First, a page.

Elizabeth: Kind of organize what’s left, “We’re going to sell this. We’re going to consign this. We’re going to give this to Aunt Suzie,” and then the rest of it is junk removal.

Gene: Okay.

Elizabeth: People who come around, and they have one of those huge … Oh my god, what is it called?

Gene: What, like an auction?

Elizabeth: No, like a …

Gene: Estate sale?

Elizabeth: What you throw stuff into?

Gene: Oh, a bin, like a …

Elizabeth: Yeah, the big one.

Gene: Dumpster.

Elizabeth: Dumpster.

Gene: Yes.

Elizabeth: All you need to do is you buy a dumpster, and you’re like, “Hey, I’m the junk removal guy or girl,” and then you go into people’s homes, and you help them haul out their trash, so this is the same thing as 1-800-JUNK.

Gene: Right.

Elizabeth: If you can aim it at people in a certain niche like, or market like it’s for help for parents when their kids are moving out of the house and they left all of this crap behind.

Gene: Sure.

Elizabeth: Weren’t you telling me that you found, behind some piece of furniture, your sons had thrown a bunch of bottles or something?

Gene: Yeah, it’s a little story, a bunch of Gatorade bottles on the top of our entertainment center.

Elizabeth: They just finished them and like launched them to the top?

Gene: Yeah, there was like 100 of them, literally, yeah.

Elizabeth: You just pick a different market, and you’re like, “Oh, we do that kind of junk removal.”

Gene: Right.

Elizabeth: You can charge even more if you do a specialty, like if you clean out people’s garages, or car parts, that type of stuff, anything involving chemicals, you can charge more than that.

Gene: I like it.

Elizabeth: You could start a business just called, Basement Clean Out, and people that come around, you haul out all their crap. You go through it and see if you can sell any of it in your eBay store, and then you help people organize their basements.

Gene: None of these businesses are easy, because nothing in life is easy.

Elizabeth: No, there are a lot of sweat equity.

Gene: Yeah, everything takes work, but again, we’re trying to get into a business at a low cost, or no cost, without any certifications, or a lot of education or whatever, that you could start up really out of your house, or just with your own sweat, and any of the ones that we talked about today, I think are all doable.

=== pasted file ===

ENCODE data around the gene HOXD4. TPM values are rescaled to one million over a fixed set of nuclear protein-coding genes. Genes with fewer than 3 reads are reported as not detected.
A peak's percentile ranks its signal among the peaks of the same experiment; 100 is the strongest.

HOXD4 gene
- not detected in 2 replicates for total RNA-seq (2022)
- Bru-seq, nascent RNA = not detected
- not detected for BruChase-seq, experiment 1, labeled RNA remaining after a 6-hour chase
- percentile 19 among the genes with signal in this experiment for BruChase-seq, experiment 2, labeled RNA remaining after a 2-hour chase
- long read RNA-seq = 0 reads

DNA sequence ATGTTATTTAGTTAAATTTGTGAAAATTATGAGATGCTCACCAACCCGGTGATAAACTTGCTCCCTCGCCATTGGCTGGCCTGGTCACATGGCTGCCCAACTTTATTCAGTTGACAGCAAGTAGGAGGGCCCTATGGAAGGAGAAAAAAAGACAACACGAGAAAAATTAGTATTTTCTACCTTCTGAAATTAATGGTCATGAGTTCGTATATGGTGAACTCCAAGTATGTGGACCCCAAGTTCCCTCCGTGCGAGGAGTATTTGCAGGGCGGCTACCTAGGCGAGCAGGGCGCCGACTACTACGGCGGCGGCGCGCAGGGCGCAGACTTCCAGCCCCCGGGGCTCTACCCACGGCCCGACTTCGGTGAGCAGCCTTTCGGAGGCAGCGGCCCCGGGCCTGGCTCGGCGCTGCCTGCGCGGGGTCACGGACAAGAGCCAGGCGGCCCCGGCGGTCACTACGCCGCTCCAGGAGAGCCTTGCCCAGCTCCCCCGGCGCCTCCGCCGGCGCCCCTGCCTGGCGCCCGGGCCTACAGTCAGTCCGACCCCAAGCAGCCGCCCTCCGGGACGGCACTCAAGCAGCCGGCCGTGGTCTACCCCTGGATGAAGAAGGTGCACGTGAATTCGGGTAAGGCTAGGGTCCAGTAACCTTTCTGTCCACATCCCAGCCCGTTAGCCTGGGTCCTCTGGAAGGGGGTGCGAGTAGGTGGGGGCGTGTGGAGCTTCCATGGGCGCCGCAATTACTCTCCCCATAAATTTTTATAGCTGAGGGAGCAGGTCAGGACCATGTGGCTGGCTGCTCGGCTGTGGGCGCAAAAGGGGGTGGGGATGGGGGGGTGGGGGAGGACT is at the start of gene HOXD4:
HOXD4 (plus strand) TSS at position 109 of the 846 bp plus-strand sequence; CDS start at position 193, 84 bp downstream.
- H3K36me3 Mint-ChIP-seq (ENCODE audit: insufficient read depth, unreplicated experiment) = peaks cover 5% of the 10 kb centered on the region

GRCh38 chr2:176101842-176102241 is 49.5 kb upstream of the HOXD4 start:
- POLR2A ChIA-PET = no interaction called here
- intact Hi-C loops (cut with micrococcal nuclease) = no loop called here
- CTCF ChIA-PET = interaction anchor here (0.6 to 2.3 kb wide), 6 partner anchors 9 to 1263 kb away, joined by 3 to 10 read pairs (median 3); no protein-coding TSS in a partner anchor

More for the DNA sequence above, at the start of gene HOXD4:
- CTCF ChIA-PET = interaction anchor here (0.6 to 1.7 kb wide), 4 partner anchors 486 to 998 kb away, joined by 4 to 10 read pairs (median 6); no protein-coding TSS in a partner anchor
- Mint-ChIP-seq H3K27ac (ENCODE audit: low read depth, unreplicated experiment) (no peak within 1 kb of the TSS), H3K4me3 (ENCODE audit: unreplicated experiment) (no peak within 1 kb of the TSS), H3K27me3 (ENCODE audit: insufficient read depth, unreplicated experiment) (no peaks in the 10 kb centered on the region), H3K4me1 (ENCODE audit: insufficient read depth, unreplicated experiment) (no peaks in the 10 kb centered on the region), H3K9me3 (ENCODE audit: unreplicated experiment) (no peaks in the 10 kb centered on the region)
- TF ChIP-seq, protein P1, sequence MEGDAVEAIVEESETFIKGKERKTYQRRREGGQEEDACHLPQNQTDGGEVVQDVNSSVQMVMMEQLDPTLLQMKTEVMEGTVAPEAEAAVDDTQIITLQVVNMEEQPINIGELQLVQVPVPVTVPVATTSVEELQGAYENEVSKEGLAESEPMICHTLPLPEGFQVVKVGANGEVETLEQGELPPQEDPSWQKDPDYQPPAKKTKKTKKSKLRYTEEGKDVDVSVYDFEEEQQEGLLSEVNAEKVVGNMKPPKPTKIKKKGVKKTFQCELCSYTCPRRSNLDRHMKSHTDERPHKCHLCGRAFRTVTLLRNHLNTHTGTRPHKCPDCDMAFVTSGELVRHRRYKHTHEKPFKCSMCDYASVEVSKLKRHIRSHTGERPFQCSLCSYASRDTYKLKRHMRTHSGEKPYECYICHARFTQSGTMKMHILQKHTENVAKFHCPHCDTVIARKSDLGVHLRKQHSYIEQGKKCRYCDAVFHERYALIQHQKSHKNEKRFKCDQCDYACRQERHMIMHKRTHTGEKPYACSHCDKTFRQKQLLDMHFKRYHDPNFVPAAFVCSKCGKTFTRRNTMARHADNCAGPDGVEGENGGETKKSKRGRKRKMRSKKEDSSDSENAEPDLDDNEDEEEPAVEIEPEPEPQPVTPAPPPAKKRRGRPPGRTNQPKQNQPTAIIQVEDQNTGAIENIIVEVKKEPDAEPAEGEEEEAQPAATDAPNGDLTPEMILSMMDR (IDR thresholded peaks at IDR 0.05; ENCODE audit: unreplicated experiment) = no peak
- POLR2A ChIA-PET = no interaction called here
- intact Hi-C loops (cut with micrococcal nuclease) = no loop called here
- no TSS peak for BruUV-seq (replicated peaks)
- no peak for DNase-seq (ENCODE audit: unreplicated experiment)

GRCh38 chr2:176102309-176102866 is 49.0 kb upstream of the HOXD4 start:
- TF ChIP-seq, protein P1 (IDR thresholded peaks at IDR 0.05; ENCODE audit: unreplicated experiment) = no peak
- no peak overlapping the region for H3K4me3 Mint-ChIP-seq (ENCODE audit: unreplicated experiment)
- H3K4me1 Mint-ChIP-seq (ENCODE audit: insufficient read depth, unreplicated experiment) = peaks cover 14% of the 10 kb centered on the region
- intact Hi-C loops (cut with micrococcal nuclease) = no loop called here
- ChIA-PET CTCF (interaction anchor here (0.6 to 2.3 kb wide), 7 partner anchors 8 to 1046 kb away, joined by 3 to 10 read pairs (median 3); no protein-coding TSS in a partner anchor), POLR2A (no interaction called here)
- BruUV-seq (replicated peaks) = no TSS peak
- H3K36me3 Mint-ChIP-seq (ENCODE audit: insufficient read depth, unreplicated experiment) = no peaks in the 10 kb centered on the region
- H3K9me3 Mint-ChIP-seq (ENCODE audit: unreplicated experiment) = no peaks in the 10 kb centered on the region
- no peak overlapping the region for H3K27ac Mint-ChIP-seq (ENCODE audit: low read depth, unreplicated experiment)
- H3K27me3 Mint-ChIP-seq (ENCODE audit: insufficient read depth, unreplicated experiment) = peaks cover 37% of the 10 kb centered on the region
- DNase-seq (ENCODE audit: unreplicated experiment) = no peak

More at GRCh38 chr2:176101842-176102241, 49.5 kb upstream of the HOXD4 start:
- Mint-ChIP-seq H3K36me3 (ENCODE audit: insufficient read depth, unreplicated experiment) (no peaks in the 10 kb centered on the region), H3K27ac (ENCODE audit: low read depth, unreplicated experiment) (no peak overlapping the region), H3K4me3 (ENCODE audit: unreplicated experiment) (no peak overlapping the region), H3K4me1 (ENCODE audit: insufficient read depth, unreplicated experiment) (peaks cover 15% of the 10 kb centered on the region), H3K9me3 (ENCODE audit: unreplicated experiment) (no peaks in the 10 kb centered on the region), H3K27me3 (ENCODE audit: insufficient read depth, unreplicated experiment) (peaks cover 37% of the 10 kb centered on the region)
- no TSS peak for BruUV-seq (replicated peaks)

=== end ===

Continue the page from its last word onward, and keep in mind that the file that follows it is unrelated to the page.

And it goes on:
Elizabeth: Okay, to recap, here is our list, possibly not in order, but we’re going to get them all in. Mine was on-demand retail business.

Gene: Pet sitting.

Elizabeth: Home inspection.

Gene: Editing.

Elizabeth: Virtual assistant.

Gene: Being a tutor.

Elizabeth: Courier service.

Gene: Being an Uber or a truck driver.

Elizabeth: Debt collection.

Gene: eBay sales.

Elizabeth: My last one was junk removal.

Gene: Mine was being a US Senator.

Elizabeth: We’ll be right back with Gene’s Word of Brilliance.

WORD OF BRILLIANCE: Nomorobo

Elizabeth: Okay, we’re back. I always say that, “Okay, we’re back.”

Gene: We’re back. Oh, I’ve got a great Word of Brilliance.

Elizabeth: Okay.

Gene: You guys are going to love this one today, you ready? I know you don’t know this one. Ready for the word?

Elizabeth: Yes.

Gene: Nomorobo.

Elizabeth: No more robo calls?

Gene: No. Nomorobo, N-O-M-O-R-O-B-O, and yes, you’re right. It’s no more robo calls. It’s an app.

Elizabeth: I say, “No more robo calls,” and you say, “No,” and then repeat it.

Gene: No, it’s called Nomorobo, is the name of the app that you want to get. Are you getting a lot of robo calls? Do you get these robo calls on your phone?

Elizabeth: Yeah, you know what’s … Okay, so I have a 917 area code number.

Gene: Right, and you get spoofed calls from other people in the 917 area code, am I right?

Elizabeth: Yeah, but see this is how, this doesn’t work on me though because I lived in Manhattan when I first got my Verizon number.

Gene: Right.

Elizabeth: Then, I moved to Connecticut, so now when I get calls, I expect every area code to be either 203 or 860.

Gene: Right, right.

Elizabeth: I have some friends in 617.

Gene: That’s good, so you’ve got it sort of built-in.